By Jamie Holt
REVITALISED Bristol Rovers midfielder John-Joe O’Toole admits he almost quit the game after his release from Watford and has accused Malky Mackay of ostracising him at the Hornets.
A teen sensation at Vicarage Road, O’Toole was living the dream and scoring goals from midfield for fun until former boss Mackay shipped him out for being “a bad egg” in 2009.
Mackay, recently sacked by Premier League Cardiff, played with O’Toole briefly and was caretaker boss in 2008 but the young Irish starlet had no indication he was about to get ousted when the Scot took charge permanently in 2009.
Initially farmed out on loan to Sheffield United by Brendan Rodgers at the latter end of his stint in charge, O’Toole was then sent to John Ward’s Colchester for three months before making the move permanent in early 2010.
He has spent much of the subsequent years mulling over his future in the game, with a particularly low moment coming when he ruptured his knee ligaments in April 2010.
That ten-month lay-off almost sent O’Toole “off the rails” and, despite enjoying a prolific spell in front of goal for Bristol Rovers this season with 10 goals in his first 27 games, he’s never quite got over the snub at his first club.
“I thought I was doing fairly well until I was pushed out unduly, to be honest,” said O’Toole, who scored ten goals for Watford from 57 league games.
“The manager at the time, Malky Mackay, wanted to push me out and I felt it was unjustified.
“It was a really disappointing way to end my career at Watford. It wasn’t pleasant. I started there at eight years old and some things were said that were a bit unfair.
“You have to try and not let it affect you, but he was saying that I was unprofessional and unfit, and I wasn’t going to be playing because I was a bad egg.
“It was hard to take, especially when there are players playing in front of you who you think you should be playing in front of.
“I spent a couple of years in and out of the team from then on at Colchester and I was working my nuts off, and when you don’t get played you lose your way a bit. I was flying at Colchester at first then I was out for a long time with my knee, and then picked up a couple of niggles that perhaps should have taken less time to get over than they did.
“I almost went off the rails, and quitting does cross your mind, but thankfully I stuck at it. There wasn’t a particular moment that stands out, but John bringing me to Bristol Rovers and giving me a run of games was a bonus.
“I don’t think it’s any coincidence that I’ve played more than I have in the last three of four years and I’ve come up with the goals.”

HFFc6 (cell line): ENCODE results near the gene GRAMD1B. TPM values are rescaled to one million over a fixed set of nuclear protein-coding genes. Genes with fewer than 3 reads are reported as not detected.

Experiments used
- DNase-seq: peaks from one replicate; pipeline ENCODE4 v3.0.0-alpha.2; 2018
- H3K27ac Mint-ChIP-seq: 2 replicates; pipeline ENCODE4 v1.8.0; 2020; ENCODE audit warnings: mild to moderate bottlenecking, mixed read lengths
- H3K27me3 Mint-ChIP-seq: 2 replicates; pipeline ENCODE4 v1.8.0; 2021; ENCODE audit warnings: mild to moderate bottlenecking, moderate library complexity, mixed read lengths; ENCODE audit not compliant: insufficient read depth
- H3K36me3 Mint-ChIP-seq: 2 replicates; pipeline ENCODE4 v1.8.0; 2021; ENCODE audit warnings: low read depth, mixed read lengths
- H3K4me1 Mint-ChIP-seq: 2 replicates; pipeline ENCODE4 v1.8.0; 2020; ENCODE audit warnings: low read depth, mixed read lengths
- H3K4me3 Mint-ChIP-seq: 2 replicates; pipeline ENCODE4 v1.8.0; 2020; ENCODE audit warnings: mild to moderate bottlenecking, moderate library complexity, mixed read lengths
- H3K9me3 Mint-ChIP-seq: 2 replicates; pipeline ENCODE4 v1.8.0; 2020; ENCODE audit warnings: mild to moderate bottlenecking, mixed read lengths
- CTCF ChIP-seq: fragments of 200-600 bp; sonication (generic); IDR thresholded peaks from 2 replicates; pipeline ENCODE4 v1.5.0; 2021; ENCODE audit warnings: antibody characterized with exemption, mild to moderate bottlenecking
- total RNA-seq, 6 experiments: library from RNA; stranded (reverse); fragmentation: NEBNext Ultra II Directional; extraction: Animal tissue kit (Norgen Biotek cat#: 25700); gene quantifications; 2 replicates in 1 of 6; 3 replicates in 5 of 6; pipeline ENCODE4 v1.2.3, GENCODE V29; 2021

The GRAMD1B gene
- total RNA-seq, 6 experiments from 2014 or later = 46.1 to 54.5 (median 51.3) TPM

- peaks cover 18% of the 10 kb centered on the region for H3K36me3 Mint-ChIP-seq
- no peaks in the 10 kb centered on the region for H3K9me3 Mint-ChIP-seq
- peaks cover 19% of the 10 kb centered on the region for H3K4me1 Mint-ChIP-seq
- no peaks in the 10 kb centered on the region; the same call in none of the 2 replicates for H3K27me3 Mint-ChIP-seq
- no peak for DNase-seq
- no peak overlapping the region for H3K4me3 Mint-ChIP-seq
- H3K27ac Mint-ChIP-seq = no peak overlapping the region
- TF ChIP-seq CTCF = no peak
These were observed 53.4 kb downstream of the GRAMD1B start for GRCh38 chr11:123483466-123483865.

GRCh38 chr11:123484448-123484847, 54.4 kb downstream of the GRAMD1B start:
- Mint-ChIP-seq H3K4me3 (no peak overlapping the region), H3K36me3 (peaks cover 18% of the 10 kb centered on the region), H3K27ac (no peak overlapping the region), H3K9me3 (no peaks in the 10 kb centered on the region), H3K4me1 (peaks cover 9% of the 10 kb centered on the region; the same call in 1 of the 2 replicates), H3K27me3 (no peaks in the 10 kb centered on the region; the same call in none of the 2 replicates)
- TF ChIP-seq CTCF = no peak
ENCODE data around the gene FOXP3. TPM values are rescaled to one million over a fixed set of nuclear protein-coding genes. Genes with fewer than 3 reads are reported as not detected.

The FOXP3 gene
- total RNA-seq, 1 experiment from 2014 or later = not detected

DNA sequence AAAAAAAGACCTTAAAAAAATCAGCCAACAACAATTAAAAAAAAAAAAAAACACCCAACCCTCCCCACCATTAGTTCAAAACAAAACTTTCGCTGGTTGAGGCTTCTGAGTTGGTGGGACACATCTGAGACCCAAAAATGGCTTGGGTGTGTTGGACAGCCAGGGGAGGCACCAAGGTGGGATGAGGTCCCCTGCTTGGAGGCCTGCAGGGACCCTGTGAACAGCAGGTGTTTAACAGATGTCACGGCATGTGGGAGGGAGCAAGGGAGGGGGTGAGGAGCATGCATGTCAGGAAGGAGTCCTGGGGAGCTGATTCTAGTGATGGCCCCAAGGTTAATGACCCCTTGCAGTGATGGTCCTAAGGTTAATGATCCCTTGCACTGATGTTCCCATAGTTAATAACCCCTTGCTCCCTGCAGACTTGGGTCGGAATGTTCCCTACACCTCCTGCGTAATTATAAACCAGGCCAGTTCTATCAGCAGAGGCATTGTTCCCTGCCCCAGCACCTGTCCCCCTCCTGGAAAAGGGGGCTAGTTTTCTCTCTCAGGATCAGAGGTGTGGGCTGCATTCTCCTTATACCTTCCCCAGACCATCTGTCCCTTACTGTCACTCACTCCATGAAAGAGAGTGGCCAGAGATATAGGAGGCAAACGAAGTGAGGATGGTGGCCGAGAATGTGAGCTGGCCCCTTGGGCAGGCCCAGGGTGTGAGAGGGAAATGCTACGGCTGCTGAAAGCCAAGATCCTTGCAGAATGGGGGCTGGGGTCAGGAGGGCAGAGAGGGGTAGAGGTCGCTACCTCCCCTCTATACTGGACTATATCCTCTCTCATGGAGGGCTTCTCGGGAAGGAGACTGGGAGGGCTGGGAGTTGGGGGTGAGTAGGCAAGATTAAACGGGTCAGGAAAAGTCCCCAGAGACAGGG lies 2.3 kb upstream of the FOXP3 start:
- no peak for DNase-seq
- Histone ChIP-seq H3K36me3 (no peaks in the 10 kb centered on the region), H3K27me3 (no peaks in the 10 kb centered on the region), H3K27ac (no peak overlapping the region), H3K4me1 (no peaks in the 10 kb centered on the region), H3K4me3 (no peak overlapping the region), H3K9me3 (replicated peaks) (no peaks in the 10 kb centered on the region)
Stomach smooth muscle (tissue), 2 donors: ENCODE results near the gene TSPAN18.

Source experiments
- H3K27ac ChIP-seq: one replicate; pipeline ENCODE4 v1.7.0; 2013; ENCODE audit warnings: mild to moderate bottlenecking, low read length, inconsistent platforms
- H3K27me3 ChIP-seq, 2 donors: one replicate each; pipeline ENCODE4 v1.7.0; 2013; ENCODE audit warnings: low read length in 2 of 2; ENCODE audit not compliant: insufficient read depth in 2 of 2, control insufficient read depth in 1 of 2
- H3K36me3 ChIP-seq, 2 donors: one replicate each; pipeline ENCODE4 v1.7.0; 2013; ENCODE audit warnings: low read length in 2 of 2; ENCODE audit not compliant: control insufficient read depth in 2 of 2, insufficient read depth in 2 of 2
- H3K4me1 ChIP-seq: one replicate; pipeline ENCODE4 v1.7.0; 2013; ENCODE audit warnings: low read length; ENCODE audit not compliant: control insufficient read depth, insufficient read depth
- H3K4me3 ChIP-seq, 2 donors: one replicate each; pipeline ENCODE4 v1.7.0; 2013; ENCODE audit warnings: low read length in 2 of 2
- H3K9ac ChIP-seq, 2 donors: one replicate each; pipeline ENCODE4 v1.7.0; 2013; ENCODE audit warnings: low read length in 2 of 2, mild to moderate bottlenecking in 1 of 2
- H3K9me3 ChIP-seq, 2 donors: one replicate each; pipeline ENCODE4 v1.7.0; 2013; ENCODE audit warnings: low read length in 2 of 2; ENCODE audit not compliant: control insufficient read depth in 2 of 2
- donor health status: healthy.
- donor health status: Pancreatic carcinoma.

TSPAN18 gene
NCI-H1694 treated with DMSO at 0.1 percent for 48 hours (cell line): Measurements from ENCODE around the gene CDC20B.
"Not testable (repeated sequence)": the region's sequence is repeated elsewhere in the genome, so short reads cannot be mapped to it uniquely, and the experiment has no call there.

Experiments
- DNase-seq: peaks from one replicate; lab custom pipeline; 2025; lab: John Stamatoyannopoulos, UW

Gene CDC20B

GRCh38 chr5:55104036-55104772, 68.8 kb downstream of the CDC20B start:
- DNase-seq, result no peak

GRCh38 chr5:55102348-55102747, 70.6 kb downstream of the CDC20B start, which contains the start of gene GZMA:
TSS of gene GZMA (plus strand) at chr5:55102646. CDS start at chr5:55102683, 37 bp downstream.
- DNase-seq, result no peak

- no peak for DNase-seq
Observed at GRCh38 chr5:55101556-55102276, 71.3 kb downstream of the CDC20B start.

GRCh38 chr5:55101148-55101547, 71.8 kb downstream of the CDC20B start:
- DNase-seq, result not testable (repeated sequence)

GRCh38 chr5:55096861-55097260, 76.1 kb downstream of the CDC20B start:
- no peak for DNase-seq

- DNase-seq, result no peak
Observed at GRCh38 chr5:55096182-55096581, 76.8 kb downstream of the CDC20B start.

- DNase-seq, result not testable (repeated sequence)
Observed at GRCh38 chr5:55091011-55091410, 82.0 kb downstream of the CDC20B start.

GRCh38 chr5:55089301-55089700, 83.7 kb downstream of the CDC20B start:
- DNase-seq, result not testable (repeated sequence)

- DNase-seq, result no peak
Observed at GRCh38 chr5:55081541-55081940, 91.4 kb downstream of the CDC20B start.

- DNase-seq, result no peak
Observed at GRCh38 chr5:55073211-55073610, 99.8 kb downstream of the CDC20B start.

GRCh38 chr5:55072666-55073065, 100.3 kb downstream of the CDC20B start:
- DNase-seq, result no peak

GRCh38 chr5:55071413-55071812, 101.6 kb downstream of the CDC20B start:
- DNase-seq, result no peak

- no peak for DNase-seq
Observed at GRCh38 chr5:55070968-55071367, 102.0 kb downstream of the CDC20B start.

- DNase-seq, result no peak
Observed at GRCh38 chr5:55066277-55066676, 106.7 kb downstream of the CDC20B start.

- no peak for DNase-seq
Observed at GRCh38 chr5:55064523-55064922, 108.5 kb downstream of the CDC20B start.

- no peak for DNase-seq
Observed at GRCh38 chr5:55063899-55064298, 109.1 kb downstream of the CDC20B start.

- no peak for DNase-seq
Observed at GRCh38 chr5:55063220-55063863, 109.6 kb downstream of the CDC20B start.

O’Toole’s tally this season is already the best return of his career, but he isn’t finished there. The 25-year-old is targeting 20 goals this season and hopes he can help drag Rovers away from League Two relegation fears.
“I’m on a good run, but this is something I’ve always had in me,” added O’Toole, who joined the Gas on loan in January 2013.
“I’ve got into double figures, but I feel I can do it in League One and the Championship as well given the opportunity.
“There have been no offers for me as far as I am aware. On a personal level you can only try as best as you can, but as a team we have been playing within ourselves.
“Being beaten by poor teams is heartbreaking, and sometimes it affects your individual performance. Sometimes you just have to look after yourself.
“But I can’t rest on my laurels, I want to get to 15 goals then 20 and just keep my head down.
“We made a bad start, but we seem to have picked up a bit now and in this league if you win two or three on the bounce you are right back up there.
“It’s really tight at the moment, I don’t look too much at the table but there’s no one in this league that I am scared of. Anyone can beat anyone.”
O’Toole and Ward have had a love-hate relationship over the past few years, with the Rovers boss earlier this season criticising his midfielder’s “foolish” sending off against Burton. The former Colchester boss, though, is a big admirer of his talent and promised the former Republic of Ireland U21 international regular first-team football at the Memorial Stadium.
O’Toole admits he was dubious at the prospect of dropping down to League Two at first, but has promised to do all he can to help Ward and the team out of trouble.
“When John brought me here I wasn’t too keen, to be honest, but it’s worked out well after the loan spell,” continued O’Toole.
“He brought me here and he knows what I am about. He said I would be playing more or less every game and that was brilliant to here.
“It’s exactly what I needed and hopefully we’ve turned a corner as a team.”